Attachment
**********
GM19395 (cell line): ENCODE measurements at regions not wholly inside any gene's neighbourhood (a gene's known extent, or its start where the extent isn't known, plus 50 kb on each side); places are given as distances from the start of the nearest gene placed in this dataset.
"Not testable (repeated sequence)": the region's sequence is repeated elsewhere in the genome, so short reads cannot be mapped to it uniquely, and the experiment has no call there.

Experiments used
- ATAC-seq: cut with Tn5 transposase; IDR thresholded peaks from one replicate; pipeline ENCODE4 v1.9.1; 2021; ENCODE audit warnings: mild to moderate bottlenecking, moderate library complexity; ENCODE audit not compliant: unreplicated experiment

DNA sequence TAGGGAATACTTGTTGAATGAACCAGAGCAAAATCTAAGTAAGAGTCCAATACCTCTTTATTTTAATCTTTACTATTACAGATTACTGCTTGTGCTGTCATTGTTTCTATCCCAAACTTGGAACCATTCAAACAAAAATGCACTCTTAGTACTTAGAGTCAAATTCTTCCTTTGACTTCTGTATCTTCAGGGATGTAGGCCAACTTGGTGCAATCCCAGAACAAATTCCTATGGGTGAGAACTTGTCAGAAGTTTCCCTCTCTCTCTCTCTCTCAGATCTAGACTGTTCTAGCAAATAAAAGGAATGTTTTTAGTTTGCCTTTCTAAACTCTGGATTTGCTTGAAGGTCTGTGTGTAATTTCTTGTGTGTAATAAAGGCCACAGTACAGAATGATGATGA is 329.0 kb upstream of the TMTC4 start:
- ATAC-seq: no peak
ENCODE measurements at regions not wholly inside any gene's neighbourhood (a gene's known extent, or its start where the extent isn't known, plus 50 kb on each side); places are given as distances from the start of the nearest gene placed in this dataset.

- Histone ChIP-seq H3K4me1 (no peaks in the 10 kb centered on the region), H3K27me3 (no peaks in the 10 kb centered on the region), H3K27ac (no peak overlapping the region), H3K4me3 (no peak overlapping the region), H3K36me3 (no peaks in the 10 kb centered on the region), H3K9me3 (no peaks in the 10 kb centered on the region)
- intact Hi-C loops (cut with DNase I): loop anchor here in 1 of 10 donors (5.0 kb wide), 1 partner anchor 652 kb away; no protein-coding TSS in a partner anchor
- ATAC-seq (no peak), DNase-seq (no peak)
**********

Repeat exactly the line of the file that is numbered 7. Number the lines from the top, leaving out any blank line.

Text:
ENCODE measurements at regions not wholly inside any gene's neighbourhood (a gene's known extent, or its start where the extent isn't known, plus 50 kb on each side); places are given as distances from the start of the nearest gene placed in this dataset.